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Fox News Weather Center

Northeast to Turn Sharply Colder, Snowy This Weekend

Following the surge in warmth in coastal areas and the central Appalachians on Thursday, temperatures will again bottom out at cold levels in the Northeast this weekend.

After a taste of spring weather in many areas on Thursday, the weather will slide back into winter mode for a time this weekend.

Friday will be the transition day to the change to colder weather.

While far from the monthly minimum set during the first week of the month, temperatures will drop to 10-20 degrees below average for late March this weekend.

Temperatures are forecast to drop into the teens on Saturday night in much of the Appalachians and in upstate New York.

On the Atlantic coast, temperatures will plunge 40-50 degrees Fahrenheit from their highs on Thursday to forecast lows on Sunday. Lows along the Interstate-95 corridor will be in the 20s.

A frost or freeze will even plunge into interior areas of the South this weekend.

Snow will also accompany the cold air in some locations.

The combination of lingering moisture and a weak disturbance moving through will produce flurries and locally heavier snow showers over the central Appalachians to part of the mid-Atlantic and southern New England coast during the first part of the weekend. Enough snow could fall to coat the ground in some of the heavier snow showers.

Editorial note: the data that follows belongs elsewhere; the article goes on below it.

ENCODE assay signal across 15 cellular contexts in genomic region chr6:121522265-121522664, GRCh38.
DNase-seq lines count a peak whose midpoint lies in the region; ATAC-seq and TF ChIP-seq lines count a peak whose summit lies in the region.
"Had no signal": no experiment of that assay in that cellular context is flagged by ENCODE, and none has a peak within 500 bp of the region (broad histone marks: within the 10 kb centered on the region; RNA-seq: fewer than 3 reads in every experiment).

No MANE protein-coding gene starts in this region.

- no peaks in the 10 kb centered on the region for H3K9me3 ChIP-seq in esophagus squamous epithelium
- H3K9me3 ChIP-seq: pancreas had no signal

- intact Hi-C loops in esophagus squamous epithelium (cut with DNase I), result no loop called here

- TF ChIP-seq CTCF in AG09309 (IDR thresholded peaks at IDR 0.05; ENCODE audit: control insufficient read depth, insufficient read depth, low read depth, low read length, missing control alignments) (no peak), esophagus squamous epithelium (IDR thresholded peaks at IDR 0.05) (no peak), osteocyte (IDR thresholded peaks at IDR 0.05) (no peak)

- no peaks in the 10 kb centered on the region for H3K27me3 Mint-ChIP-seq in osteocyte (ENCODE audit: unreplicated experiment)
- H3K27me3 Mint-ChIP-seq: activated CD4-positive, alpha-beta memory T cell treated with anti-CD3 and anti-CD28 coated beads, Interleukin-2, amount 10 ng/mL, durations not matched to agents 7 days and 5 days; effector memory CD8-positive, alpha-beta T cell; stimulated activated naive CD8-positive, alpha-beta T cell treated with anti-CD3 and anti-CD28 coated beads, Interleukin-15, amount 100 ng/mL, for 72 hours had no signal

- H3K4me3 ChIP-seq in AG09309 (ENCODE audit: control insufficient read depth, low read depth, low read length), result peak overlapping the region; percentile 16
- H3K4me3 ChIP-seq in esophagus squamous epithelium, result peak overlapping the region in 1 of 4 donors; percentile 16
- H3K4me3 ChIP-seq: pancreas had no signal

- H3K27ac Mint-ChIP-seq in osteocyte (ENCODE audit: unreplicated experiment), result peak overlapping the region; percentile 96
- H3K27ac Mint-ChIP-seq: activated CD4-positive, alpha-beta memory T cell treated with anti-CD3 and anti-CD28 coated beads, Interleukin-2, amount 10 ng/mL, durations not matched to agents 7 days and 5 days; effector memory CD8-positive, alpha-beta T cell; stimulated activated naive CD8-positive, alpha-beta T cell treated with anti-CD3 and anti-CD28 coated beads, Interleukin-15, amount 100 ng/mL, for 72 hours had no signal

While most major highways and roads in urban areas will be wet where it does manage to snow, there can be some slushy and slippery spots, especially where the snow falls at night or first thing in the morning.

Temperatures will recover somewhat on Sunday. However, in most areas, temperatures will remain below the late-month average. Highs on Sunday will range from the upper 30s in the northern tier to the 40s in much of New England and the central Appalachians to the lower 50s in the Chesapeake Bay region.

During the tail end of the weekend, another weak disturbance will push eastward from the Midwest. Snow showers could be significant enough to coat the ground from the central Appalachians to the lower Great Lakes on Sunday night.